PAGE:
Department of Otorhinolaryngology, Faculty of Medicine, Gaziantep University, Gaziantep, Turkey
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Aim: Stigma means wound, scar, degrading situation, labeling. In particular, patients with infectious diseases are exposed to stigma. The presence of stigma has a detrimental effect on the healing process, physical and mental problems of patients. For this reason, the study was performed to evaluate the stigma condition in head and neck tuberculosis cases.
Materials and Methods: The research was carried out as descriptive with tuberculosis patients in the otorhinolaryngology clinic of a university hospital. The sample of the study consisted of 32 head and neck tuberculosis patients who are active in the treatment period. The data of the study were collected using the Patient Questionnaire and the Tuberculosis Patients Stigma Scale. The data obtained were evaluated by Pearson correlation analysis and t-test.
Results: The average age of the patients was 39.5 ± 19.6 years, 65.6% were female, 31.3% were high school graduates, cervical region tuberculosis ranked first with 81.3%, and 34.4% of the patients were in denial regarding the disease. While 87.5% of patients had Bacillus Calmette-Guérin vaccine scar; 3.1% Acid-resistant bacilli test was found to be positive. The scale score average of the patients was found to be 99.8 ± 8.8. It was determined that the mean score of female patients was high, but there was no statistically significant difference between the mean scores of female and male patients (p> 0.05).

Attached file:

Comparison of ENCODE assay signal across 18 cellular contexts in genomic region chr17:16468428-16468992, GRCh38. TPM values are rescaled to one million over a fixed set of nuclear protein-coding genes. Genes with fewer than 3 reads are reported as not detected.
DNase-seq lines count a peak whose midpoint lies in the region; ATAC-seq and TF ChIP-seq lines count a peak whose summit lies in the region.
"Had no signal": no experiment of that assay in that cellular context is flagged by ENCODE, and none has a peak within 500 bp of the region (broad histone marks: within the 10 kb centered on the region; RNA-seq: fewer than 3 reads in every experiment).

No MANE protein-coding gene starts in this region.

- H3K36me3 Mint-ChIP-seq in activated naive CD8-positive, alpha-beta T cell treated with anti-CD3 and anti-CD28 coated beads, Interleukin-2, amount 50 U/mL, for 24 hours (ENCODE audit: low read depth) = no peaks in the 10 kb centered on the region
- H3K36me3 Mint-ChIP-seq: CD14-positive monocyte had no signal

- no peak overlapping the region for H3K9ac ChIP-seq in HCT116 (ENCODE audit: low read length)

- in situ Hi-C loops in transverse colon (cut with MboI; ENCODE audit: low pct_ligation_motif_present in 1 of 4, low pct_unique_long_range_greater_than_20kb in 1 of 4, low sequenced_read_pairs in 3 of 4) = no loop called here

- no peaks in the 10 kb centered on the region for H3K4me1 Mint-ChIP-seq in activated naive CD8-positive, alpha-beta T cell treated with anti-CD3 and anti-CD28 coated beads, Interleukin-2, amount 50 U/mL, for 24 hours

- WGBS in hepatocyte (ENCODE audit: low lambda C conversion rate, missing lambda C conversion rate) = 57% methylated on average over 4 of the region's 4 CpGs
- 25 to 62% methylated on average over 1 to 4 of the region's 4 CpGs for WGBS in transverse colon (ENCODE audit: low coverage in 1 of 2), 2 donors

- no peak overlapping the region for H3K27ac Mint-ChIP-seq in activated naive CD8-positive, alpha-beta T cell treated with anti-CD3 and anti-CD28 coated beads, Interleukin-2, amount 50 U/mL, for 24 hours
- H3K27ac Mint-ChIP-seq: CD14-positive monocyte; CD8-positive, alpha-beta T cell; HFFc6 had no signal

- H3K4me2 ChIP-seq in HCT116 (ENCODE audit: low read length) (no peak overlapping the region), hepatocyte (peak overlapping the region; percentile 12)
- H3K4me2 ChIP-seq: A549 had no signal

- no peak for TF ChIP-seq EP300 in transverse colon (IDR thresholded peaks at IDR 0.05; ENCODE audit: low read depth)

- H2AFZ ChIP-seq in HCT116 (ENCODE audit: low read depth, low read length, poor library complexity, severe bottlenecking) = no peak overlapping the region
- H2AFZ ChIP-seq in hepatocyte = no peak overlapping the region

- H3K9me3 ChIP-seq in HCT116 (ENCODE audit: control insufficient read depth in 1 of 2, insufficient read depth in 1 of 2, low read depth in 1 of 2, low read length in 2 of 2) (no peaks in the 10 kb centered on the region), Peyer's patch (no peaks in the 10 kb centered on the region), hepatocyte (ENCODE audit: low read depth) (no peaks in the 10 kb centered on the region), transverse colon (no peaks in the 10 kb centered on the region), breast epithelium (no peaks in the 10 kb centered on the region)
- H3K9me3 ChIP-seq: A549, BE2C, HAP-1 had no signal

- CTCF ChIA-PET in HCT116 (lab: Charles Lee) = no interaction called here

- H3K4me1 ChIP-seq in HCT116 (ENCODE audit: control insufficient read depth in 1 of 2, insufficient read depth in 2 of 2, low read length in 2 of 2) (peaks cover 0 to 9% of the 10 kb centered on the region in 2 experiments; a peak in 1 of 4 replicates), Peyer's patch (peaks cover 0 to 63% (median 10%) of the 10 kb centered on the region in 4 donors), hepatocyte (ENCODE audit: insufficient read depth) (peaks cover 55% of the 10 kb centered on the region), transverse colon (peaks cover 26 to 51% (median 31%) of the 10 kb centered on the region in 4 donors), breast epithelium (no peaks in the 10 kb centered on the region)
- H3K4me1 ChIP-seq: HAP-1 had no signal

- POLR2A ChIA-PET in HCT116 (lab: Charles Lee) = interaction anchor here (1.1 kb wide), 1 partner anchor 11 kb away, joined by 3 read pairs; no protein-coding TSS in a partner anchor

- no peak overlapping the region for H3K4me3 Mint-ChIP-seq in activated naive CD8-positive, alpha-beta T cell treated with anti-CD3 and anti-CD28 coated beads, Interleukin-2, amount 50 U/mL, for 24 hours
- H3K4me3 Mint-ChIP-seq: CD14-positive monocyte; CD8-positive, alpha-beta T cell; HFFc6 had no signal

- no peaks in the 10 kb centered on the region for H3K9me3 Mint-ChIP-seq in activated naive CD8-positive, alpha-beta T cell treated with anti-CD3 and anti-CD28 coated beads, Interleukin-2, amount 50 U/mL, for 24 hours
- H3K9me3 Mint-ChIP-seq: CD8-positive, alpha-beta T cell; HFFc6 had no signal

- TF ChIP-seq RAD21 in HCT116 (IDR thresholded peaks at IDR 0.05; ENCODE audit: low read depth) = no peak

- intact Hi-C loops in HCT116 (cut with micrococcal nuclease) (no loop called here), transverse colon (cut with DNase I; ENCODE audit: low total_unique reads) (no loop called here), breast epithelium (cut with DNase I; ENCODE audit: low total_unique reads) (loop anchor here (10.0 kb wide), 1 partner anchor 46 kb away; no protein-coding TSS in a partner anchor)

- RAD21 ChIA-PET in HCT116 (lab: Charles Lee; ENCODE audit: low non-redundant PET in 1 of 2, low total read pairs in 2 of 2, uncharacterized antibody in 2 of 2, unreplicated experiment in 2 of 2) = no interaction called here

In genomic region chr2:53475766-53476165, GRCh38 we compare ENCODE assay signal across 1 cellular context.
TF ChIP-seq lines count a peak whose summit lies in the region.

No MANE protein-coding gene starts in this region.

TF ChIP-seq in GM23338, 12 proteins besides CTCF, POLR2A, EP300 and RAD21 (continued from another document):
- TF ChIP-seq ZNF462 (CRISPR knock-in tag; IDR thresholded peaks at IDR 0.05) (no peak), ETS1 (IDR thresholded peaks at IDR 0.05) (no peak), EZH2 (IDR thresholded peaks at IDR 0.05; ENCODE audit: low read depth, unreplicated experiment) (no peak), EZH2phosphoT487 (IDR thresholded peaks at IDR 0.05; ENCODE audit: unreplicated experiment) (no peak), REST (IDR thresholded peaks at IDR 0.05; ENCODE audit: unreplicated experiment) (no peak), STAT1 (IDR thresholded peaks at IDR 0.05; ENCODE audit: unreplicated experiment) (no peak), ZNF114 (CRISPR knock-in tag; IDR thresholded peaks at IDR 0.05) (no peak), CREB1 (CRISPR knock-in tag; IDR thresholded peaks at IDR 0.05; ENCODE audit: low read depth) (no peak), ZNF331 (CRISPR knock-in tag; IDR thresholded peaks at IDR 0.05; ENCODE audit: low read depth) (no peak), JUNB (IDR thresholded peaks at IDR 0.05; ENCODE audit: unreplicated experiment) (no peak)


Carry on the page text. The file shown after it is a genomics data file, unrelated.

Conclusion: In our study specifically for Head and Neck tuberculosis patients; The scale mean scores of all patients were found to be high. This shows that patients have high stigma levels. For this reason, it is recommended to inform the patient and family that head and neck tuberculosis patients can fully recover if they use their medication regularly by providing them with the necessary training about tuberculosis from the moment of diagnosis.
Keywords: Head and neck tuberculosis; stigma; tuberculosis; tuberculosis lymphadenitis